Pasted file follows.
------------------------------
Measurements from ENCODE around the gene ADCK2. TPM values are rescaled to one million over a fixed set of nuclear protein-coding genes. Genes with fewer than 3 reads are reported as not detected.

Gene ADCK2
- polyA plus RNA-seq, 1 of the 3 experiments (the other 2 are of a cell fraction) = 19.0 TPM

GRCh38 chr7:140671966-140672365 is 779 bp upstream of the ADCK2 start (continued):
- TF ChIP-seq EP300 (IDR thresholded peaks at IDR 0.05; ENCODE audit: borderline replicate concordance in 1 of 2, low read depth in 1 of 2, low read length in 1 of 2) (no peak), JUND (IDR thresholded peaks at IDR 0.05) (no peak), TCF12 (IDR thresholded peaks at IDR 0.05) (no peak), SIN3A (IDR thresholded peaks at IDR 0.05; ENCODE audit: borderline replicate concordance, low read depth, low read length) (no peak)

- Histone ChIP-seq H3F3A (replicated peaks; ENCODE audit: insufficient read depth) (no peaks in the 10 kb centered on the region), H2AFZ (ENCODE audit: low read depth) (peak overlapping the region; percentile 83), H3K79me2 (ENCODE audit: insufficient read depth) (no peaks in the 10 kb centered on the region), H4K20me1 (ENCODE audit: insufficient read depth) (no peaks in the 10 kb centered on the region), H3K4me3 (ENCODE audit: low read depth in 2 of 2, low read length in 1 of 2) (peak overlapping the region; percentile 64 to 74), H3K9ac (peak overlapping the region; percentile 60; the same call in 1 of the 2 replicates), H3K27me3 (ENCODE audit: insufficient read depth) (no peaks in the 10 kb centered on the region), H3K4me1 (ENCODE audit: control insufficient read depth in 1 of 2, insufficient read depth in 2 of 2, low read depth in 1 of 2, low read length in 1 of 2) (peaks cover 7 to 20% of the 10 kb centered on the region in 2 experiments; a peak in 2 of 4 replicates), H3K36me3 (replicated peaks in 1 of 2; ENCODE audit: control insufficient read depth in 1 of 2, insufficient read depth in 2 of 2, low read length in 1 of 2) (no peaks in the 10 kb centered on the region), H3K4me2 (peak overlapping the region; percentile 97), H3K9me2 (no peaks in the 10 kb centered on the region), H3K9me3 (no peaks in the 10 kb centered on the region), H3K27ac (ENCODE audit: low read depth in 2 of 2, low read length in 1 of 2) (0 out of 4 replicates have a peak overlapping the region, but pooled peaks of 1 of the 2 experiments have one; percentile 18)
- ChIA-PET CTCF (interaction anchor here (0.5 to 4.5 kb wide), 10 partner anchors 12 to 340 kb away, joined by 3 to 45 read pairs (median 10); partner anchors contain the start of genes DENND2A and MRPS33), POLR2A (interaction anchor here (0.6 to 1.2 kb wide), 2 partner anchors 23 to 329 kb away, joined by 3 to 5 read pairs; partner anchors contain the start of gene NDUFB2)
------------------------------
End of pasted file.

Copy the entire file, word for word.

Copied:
Measurements from ENCODE around the gene ADCK2. TPM values are rescaled to one million over a fixed set of nuclear protein-coding genes. Genes with fewer than 3 reads are reported as not detected.

Gene ADCK2
- polyA plus RNA-seq, 1 of the 3 experiments (the other 2 are of a cell fraction) = 19.0 TPM

GRCh38 chr7:140671966-140672365 is 779 bp upstream of the ADCK2 start (continued):
- TF ChIP-seq EP300 (IDR thresholded peaks at IDR 0.05; ENCODE audit: borderline replicate concordance in 1 of 2, low read depth in 1 of 2, low read length in 1 of 2) (no peak), JUND (IDR thresholded peaks at IDR 0.05) (no peak), TCF12 (IDR thresholded peaks at IDR 0.05) (no peak), SIN3A (IDR thresholded peaks at IDR 0.05; ENCODE audit: borderline replicate concordance, low read depth, low read length) (no peak)

- Histone ChIP-seq H3F3A (replicated peaks; ENCODE audit: insufficient read depth) (no peaks in the 10 kb centered on the region), H2AFZ (ENCODE audit: low read depth) (peak overlapping the region; percentile 83), H3K79me2 (ENCODE audit: insufficient read depth) (no peaks in the 10 kb centered on the region), H4K20me1 (ENCODE audit: insufficient read depth) (no peaks in the 10 kb centered on the region), H3K4me3 (ENCODE audit: low read depth in 2 of 2, low read length in 1 of 2) (peak overlapping the region; percentile 64 to 74), H3K9ac (peak overlapping the region; percentile 60; the same call in 1 of the 2 replicates), H3K27me3 (ENCODE audit: insufficient read depth) (no peaks in the 10 kb centered on the region), H3K4me1 (ENCODE audit: control insufficient read depth in 1 of 2, insufficient read depth in 2 of 2, low read depth in 1 of 2, low read length in 1 of 2) (peaks cover 7 to 20% of the 10 kb centered on the region in 2 experiments; a peak in 2 of 4 replicates), H3K36me3 (replicated peaks in 1 of 2; ENCODE audit: control insufficient read depth in 1 of 2, insufficient read depth in 2 of 2, low read length in 1 of 2) (no peaks in the 10 kb centered on the region), H3K4me2 (peak overlapping the region; percentile 97), H3K9me2 (no peaks in the 10 kb centered on the region), H3K9me3 (no peaks in the 10 kb centered on the region), H3K27ac (ENCODE audit: low read depth in 2 of 2, low read length in 1 of 2) (0 out of 4 replicates have a peak overlapping the region, but pooled peaks of 1 of the 2 experiments have one; percentile 18)
- ChIA-PET CTCF (interaction anchor here (0.5 to 4.5 kb wide), 10 partner anchors 12 to 340 kb away, joined by 3 to 45 read pairs (median 10); partner anchors contain the start of genes DENND2A and MRPS33), POLR2A (interaction anchor here (0.6 to 1.2 kb wide), 2 partner anchors 23 to 329 kb away, joined by 3 to 5 read pairs; partner anchors contain the start of gene NDUFB2)